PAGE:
I have watched “The Perks of Being a Wallflower” twice. The first viewing occurred hours before hearing back from Penn, and the second months later after graduating from high school. In both instances, I experienced a wide variety of emotions and found myself reevaluating my identity, albeit in different ways.
Upon first watching the film based on the novel by Stephen Chbosky, I immediately felt it gave new life to the characters I had read about and grown to love (even Emma Watson’s character with her not–so–convincing American accent). The movie perfectly illustrated the emotional ups and downs of each character, all of which inevitably come with being a teenager.
I immediately identified with the story’s protagonist, Charlie. Throughout the film, the habitually passive Charlie struggles to participate and gain self–acceptance. I naturally related to Charlie’s hesitancy. Throughout high school, I found it easy to hide in my schoolwork, using studying and extracurriculars as an excuse to sit on the sideline. As I watched Charlie challenge himself to make new friends and try new experiences, I made a promise to myself that night. Regardless of how the college application process turned out, I too would participate. Though I was not about to dress up like a character from the “Rocky Horror Picture Show,” I would learn to accept myself and make the most of what little time I had left in high school.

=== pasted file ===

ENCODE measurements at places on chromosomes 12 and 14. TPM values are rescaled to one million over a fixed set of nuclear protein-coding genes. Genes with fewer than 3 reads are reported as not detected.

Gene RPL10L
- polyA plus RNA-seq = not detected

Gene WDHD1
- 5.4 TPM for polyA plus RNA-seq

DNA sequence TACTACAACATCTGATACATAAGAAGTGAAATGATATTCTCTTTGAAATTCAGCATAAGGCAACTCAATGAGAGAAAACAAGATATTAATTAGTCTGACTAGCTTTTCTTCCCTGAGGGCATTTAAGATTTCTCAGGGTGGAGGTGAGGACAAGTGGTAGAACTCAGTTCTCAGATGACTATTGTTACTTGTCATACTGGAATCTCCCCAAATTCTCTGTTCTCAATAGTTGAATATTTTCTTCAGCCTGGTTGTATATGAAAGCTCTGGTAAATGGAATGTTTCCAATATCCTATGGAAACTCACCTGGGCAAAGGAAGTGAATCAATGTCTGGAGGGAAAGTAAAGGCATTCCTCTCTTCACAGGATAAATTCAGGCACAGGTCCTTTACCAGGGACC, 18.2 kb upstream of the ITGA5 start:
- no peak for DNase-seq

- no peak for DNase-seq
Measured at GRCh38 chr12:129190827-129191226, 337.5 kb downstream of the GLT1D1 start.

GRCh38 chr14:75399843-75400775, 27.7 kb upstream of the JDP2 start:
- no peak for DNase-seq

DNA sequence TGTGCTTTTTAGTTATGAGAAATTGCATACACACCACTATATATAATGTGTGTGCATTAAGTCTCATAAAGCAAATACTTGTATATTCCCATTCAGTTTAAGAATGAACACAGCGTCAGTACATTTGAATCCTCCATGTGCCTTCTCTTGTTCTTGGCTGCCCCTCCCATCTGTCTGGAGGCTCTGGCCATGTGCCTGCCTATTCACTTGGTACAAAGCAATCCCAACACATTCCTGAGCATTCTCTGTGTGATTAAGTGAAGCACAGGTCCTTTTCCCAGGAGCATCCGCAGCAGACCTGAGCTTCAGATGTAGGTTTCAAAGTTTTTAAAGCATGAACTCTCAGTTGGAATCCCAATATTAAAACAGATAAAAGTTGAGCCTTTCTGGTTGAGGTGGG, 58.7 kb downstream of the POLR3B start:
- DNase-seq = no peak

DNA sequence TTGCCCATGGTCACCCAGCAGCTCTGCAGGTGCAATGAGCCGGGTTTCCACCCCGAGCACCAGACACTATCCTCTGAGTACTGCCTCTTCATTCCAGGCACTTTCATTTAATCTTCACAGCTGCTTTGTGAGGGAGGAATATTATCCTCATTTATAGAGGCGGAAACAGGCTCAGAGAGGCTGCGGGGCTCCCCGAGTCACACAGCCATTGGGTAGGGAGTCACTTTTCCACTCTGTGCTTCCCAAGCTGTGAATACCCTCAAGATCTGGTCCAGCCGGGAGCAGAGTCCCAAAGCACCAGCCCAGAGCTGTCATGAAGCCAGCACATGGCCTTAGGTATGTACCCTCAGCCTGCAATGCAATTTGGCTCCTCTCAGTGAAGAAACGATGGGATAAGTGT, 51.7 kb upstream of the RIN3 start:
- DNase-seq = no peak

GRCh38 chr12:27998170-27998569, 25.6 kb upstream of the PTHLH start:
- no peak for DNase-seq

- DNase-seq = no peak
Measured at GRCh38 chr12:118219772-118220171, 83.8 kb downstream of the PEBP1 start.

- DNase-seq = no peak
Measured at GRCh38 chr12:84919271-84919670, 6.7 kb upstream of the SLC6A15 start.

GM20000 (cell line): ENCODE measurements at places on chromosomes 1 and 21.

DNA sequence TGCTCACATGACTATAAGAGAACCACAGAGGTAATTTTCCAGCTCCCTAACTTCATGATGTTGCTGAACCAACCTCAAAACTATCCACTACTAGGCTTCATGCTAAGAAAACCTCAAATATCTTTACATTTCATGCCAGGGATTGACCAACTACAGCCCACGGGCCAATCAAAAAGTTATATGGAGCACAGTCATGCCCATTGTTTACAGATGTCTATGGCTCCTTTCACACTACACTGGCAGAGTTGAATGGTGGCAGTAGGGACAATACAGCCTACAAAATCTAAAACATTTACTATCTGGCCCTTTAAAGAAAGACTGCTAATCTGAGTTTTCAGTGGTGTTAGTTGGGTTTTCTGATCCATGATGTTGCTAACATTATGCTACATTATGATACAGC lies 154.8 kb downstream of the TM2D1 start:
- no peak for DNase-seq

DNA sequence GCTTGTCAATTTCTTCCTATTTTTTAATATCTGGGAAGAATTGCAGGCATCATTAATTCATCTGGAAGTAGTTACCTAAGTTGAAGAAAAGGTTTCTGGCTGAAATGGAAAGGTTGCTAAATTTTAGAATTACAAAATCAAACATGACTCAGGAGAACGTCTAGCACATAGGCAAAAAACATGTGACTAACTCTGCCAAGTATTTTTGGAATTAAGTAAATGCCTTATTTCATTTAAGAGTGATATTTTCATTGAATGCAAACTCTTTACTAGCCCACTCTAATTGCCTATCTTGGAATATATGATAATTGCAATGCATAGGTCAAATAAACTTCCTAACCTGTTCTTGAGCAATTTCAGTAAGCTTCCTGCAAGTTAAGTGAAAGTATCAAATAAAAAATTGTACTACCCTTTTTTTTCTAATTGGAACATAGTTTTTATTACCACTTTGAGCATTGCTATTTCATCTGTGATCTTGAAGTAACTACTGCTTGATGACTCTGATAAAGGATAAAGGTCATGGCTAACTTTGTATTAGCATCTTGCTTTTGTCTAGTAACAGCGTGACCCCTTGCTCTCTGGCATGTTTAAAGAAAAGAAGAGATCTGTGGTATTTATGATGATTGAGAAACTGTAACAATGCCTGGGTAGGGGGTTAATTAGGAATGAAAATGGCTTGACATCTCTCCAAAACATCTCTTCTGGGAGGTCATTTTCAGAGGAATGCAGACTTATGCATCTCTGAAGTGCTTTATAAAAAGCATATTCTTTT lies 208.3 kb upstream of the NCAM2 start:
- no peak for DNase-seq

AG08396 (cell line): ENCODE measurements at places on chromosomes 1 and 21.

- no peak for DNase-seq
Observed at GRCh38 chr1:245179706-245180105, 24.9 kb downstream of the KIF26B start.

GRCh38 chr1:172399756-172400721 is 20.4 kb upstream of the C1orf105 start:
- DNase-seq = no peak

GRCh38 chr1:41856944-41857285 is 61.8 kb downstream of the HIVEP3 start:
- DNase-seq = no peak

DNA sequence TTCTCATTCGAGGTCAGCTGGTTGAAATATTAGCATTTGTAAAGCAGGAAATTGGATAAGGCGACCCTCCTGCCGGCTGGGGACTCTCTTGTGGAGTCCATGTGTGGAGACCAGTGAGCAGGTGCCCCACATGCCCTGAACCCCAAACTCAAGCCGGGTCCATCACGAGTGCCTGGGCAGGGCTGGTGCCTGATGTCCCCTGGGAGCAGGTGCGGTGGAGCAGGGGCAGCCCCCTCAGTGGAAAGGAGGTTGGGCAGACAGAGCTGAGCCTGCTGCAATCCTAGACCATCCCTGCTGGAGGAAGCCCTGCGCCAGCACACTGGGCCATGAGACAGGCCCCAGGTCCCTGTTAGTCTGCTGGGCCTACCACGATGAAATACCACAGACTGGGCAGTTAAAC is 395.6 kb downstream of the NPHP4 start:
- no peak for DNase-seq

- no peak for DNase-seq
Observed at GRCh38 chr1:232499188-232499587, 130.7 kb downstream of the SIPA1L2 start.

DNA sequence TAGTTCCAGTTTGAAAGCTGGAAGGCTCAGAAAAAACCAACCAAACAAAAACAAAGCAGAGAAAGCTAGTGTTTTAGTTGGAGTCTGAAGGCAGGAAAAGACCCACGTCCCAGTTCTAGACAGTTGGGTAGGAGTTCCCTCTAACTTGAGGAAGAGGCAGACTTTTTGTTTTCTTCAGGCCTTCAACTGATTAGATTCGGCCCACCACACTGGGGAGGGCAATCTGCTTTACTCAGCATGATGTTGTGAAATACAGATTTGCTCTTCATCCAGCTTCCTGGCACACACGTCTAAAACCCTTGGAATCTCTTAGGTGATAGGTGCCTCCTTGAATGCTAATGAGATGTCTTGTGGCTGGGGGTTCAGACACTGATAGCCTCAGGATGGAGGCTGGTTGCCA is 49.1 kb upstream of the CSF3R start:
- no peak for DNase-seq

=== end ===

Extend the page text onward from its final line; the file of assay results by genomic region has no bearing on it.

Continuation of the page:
Fast–forward to one in the morning, five months later, my post–graduation–self sitting in bed with my laptop, too overcome with excitement to sleep. As I impulsively decided to rewatch the movie, I once again found myself invested in Charlie’s story. However, the second time around, I focused on a different element of the film, Charlie’s feeling of being “infinite.” Reflecting on the intense whirlwind that was second semester senior year, I took pride in the ways in which I had forced myself to participate and become part of my senior class. Simultaneously, I could not fight off an underlying feeling of sadness as it all came to an end. I empathized with Charlie as he struggled to hold onto each last moment with the friends he had only just come to know. As I prepared for my daunting first year of college, I found myself making another promise to appreciate the infinity of each moment.
Almost halfway through my sophomore year at Penn, I do not know under what occasion I will next watch “The Perks of Being a Wallflower.” I do know that the film has permanently shaped my identity and my outlook on life. Though it is easy to get caught up Penn’s intense academic atmosphere and worry about what lies ahead, I remind myself to fight off my inhibition and appreciate everyday.
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